PVY model building. A 3D model of PVY CP for virion model building was obtained by homology modeling in Phyre2 (37). To facilitate model reconstruction in the cryo-EM density, a smaller segment representing approximately one CP unit was extracted from the whole cryo-EM map using the Bsoft package (38). The predicted 3D model was used to create a mask for extraction of specific segments, one or more CP units in size. Well-defined density in the core region of the CP allowed a separate fit of four main helices from the predicted 3D model using UCSF Chimera (35). The rest of the CP was built de novo in Coot (39) after converting cryo-EM maps into .mtz files with mrc2mtz.sh script from CCP-EM software suite (40). The density of the first 43 amino acid residues on the N terminus was not detected; therefore, the model was reconstructed from the amino acid residue Val44 onward. On the other hand, the density of the map at C terminus was well defined, which allowed us to build the C terminus to the final Met267. After the CP model was fitted into a cryo-EM density map, an obvious density corresponding to viral ssRNA was observed. The density of each nucleotide position was well defined; however, because of helical averaging, all residues were assigned the uracil base. De novo building of RNA in Coot was performed by inserting a segment of 10 ideal uracils into the empty density of the armpit-like groove of CPn. Namely, each PVY CP harbors five nucleotides; therefore, we started model building with five nucleotides of CPn. Additional nucleotides were placed on both sides to ensure correct fitting and refinement of the central region. The model of the virus (CPn with 10 uracils, surrounded by neighboring copies of CP) was subjected to several iterative cycles of manual refinement using Coot and real-space refinement with secondary structure and geometry restraints in Phenix package (41). MolProbity (42) was used for validation of individual models after each cycle. Refinement was always carried out on one CP, surrounded by at least 12 neighboring CP copies and an ssRNA molecule to mimic all intermolecular interactions and prevent clashes between subunits. When good fitting and geometry of the RNA segment containing 10 uracils was obtained, central 5 uracils from the RNA model were extracted and copied to all 35 copies of CP in the final model of the virus. Segments of five uracils were merged together to form one single ssRNA molecule.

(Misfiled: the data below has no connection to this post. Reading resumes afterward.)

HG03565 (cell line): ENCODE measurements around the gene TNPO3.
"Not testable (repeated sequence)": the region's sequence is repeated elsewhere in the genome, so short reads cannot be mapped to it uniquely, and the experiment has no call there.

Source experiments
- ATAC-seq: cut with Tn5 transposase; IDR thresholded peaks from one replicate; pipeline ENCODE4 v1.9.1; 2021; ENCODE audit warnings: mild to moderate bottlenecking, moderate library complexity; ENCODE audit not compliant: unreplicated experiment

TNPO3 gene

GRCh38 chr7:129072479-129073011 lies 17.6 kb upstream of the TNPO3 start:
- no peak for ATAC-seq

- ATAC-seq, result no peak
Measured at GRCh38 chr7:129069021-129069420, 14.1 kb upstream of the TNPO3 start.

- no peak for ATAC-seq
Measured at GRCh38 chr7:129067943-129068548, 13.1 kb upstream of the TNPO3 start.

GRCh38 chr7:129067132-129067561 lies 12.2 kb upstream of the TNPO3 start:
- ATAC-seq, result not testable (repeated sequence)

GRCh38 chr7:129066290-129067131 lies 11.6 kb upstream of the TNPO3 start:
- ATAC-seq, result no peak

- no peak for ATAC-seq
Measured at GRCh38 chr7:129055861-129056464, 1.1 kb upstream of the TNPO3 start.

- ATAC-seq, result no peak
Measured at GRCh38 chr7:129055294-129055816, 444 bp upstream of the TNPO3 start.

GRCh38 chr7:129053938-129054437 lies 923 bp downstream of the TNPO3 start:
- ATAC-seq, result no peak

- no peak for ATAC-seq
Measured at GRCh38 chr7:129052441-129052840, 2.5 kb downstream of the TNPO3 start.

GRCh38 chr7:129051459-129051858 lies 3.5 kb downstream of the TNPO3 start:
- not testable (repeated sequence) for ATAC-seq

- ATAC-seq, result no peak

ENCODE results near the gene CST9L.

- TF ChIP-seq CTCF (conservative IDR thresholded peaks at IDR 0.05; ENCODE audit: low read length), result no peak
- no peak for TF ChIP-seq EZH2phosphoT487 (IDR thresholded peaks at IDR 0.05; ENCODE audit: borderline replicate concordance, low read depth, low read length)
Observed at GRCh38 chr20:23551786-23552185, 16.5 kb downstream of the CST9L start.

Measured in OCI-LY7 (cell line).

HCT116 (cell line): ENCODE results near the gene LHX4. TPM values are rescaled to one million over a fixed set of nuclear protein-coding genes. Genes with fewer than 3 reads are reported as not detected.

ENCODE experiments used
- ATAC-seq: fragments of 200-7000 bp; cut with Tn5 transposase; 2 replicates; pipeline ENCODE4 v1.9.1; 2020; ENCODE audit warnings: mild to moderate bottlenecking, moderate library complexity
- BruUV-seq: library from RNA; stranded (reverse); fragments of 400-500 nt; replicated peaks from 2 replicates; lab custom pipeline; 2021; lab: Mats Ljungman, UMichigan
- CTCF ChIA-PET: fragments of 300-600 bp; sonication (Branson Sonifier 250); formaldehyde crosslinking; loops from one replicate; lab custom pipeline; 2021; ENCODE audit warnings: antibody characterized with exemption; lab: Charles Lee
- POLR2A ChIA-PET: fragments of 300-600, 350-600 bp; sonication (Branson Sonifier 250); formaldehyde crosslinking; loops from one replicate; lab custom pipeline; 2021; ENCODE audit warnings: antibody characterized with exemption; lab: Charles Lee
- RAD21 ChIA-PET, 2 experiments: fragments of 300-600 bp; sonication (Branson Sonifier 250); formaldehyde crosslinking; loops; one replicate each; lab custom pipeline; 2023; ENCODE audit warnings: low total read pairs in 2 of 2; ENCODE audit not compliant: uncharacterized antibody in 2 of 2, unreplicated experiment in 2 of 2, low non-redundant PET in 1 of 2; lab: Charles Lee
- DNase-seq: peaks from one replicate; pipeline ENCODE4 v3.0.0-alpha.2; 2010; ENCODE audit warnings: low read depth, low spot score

VLP model building. The reconstructed 3D model of the PVY CP unit was fitted into cryo-EM density map of VLP. The density of the same length of the N-terminal region as in the virus was defined, but it had a different way of binding the neighboring subunit. Therefore, this part (Thr43-Tyr73) was rebuilt de novo, while there was no density for residues preceding Thr43. Because of the missing density for the C-terminal region, it was not possible to build this part of the polypeptide chain; therefore, the model of VLP CP ends with the residue Ile218. Several iterative cycles of manual refinement in Coot and real-space refinement in Phenix were carried out on CPn surrounded by at least eight copies of neighboring CPs, and the model was validated in MolProbity each cycle.

Final 3D models were visualized and analyzed in PyMOL (43). The surface electrostatic potential of the CP of virus and VLP was calculated using PDB2PQR code (44) and APBS approach (45) using default settings. Cutoff of −5 kTe−1 was used for negative potential and +5 kTe−1 for positive potential.

Note: The content above has been extracted from a research article, so it may not display correctly.



Q&A
Please log in to submit your questions online.
Your question will be posted on the Bio-101 website. We will send your questions to the authors of this protocol and Bio-protocol community members who are experienced with this method. you will be informed using the email address associated with your Bio-protocol account.



We use cookies on this site to enhance your user experience. By using our website, you are agreeing to allow the storage of cookies on your computer.